'92 Custom, '95 MAF 5.0
I hadn't considered either of those angles.not exactly sure what the logic behind it was but one cool thing is that you can use a hide-a-key on the outside of the vehicle and not have to worry about someone driving off with your bronco. another cool thing is you can come outside on a cold morning and crank up the truck to warm it up then lock it.
1) Wouldn't you still have to hide the ignition key somewhere inside? Otherwise, you're still carrying one key and accomplishing nothing over any other vehicle. And if you do hide the ignition key, then that's nothing the '92+ Broncos couldn't do by hiding the ignition key inside and carrying the tailgate key.
2) You've got me there! '92+ would have to use a spare key to get back in, which would then mean they're carrying two door keys and increasing the likelihood of losing the spare.
I mentioned earlier, I did find a brand new (still had the cutting service label on it; Ace Hardware, I think) door/ignition key tucked away in the cargo area. I wonder if that's what a PO was doing with my truck? Then again, the tailgate lock seems to have been removed long ago, so probably not.
Correct. Ditto for the '94 parts car I got a matching set off of, to replace the broken collar on my ignition cylinder.while typing up this post i realized something that may explain why ford used a different key for the tailgate/glove box for 92+ broncos. fodder, you said your bronco uses the same key for the ignition switch and the doors, right?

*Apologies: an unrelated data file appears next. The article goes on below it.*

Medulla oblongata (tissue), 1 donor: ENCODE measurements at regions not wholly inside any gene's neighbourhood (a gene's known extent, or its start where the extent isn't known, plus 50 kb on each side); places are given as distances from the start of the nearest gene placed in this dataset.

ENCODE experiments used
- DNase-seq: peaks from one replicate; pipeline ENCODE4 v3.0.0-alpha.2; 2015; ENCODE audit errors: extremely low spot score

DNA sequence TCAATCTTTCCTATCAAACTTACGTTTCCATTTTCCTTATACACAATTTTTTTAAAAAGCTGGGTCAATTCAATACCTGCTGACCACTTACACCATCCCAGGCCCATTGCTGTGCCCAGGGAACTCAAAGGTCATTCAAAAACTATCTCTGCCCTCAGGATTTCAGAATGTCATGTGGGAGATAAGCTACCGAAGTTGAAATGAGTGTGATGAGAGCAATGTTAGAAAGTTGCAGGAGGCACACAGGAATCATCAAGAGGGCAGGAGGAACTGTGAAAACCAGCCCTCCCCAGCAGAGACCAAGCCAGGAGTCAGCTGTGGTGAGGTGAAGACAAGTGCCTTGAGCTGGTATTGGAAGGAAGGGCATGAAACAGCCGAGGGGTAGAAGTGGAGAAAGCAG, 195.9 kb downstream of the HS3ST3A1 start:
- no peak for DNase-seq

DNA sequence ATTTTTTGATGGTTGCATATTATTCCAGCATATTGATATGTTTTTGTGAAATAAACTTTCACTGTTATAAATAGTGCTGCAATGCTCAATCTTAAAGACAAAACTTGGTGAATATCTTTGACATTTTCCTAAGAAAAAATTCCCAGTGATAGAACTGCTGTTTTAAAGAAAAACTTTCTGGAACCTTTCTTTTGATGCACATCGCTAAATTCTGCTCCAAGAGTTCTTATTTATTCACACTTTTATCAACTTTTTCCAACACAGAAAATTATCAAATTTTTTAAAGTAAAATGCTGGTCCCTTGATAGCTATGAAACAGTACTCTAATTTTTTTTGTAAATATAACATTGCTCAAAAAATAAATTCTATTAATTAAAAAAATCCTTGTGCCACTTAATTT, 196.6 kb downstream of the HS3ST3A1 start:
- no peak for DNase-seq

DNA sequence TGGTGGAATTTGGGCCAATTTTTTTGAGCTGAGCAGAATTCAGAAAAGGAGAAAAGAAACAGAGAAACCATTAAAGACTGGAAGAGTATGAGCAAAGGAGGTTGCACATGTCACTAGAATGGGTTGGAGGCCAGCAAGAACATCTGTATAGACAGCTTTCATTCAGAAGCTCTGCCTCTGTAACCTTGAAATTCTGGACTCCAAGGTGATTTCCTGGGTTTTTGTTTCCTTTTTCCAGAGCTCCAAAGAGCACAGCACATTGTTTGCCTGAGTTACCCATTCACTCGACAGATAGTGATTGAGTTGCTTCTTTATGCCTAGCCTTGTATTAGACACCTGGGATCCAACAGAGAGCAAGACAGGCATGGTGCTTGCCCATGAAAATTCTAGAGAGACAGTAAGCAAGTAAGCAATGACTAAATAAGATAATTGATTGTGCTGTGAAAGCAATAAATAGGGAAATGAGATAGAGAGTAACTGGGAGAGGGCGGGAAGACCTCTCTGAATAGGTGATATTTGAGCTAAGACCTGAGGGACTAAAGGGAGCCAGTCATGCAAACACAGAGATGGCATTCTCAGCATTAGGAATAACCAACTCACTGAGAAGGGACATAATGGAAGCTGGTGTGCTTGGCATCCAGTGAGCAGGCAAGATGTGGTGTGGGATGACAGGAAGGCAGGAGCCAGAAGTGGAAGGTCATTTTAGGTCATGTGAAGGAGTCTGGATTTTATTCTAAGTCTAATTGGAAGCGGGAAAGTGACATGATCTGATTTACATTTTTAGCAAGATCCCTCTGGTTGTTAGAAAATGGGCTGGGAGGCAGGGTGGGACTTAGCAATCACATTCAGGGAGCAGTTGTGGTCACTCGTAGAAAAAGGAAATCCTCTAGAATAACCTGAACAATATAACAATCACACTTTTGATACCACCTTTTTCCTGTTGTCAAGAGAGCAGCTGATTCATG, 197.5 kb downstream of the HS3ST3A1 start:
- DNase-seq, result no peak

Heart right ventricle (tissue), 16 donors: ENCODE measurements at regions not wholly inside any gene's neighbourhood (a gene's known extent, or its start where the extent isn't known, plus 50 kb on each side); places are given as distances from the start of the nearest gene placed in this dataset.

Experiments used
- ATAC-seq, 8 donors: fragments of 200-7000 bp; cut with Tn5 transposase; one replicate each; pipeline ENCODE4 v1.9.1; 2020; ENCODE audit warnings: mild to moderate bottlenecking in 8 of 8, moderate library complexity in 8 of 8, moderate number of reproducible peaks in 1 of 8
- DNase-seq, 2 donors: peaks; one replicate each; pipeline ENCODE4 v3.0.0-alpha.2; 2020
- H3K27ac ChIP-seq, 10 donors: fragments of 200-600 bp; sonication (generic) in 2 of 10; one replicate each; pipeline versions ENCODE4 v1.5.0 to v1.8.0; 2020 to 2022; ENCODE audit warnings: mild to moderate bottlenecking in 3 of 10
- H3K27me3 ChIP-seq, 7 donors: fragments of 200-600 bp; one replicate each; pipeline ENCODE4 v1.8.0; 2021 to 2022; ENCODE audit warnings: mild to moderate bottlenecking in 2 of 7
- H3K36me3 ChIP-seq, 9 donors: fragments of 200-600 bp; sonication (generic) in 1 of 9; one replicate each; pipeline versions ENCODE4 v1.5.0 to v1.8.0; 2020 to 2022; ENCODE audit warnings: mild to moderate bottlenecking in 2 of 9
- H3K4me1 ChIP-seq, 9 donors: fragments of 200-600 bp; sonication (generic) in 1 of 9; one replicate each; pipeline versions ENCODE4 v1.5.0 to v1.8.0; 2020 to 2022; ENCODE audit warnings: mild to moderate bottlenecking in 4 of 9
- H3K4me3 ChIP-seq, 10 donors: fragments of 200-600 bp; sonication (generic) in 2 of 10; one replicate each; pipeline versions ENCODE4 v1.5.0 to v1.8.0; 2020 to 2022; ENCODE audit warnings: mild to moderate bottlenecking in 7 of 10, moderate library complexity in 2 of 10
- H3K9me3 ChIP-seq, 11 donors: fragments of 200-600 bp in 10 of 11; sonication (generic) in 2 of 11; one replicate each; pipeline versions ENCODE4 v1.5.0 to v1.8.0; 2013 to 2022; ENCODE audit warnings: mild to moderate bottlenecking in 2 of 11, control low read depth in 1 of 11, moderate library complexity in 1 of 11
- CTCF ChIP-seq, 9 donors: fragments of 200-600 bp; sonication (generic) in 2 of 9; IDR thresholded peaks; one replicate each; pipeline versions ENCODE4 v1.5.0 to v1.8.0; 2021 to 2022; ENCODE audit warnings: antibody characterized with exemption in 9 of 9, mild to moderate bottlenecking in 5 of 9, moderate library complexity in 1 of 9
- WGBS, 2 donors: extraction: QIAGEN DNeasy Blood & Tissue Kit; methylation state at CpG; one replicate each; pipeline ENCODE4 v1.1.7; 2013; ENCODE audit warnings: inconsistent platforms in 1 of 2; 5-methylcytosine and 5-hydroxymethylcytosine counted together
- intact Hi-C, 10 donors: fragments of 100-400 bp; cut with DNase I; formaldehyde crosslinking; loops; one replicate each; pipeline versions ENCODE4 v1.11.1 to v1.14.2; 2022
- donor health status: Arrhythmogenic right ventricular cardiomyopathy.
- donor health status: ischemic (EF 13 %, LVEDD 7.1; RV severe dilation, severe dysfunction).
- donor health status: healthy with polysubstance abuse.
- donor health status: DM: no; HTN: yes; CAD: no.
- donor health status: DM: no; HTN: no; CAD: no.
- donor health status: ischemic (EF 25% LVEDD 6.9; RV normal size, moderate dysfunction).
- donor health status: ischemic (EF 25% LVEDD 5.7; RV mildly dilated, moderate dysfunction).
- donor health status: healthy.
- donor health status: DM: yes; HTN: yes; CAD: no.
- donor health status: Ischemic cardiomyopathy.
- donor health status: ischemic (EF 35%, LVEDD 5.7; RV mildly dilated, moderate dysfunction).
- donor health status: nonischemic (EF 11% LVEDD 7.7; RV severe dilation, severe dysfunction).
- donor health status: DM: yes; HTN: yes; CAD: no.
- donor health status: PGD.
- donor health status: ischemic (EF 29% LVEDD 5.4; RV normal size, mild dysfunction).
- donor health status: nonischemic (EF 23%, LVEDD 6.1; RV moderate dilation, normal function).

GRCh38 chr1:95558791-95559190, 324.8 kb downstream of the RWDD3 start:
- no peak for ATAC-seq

That adds up, as the '86 tailgate lock I picked up was reversed from my ignition/door locks, so the reversed tailgate lock would fit your door locks.well, on mine and greasmonger's broncos, thats not possible because they keyway is reversed between the ignition and the doors.
I can buy that. More efficient parts bin pricing.what it sounds like ford did is they redesigned the door locks for the 92+ broncos and f-series to use the same key for both. my guess is that because the bronco was the only vehicle that would be using the tailgate lock, and since it was so unique of a design, ford didnt want to waste the time redesigning the tailgate lock, so they just reused the old design and gave the customers 2 keys, one for the doors/ignition and one for the tailgate/glove box.
That sounds conclusive!i found a parts listing on rock auto that confirms that the 92 broncos use a lock cylinder where the keyway is reversed of the 91 lock cylinder.
Ha, I often post stream-of-thought while figuring stuff out, too.sometimes i can be a little bit dense, i feel like it shouldnt have taken me this long to reach this conclusion.
I would say yes with 80% certainty. The assembly seemed just like my '92 locks, with the same side clips and actuator rod attachment. If I can find where I put that '86 spare, I'll be able to compare against my original '92 locks and give a more definitive answer.now, another question this brings up is can you retrofit 92+ door locks onto the 87-91's?
Like me, dealing with smaller stuff while figuring out how the hell to address the engine puking up its guts when I add coolant... That has proven quite daunting.maybe one day ill look into this but for now i have bigger fish to fry on my bronco.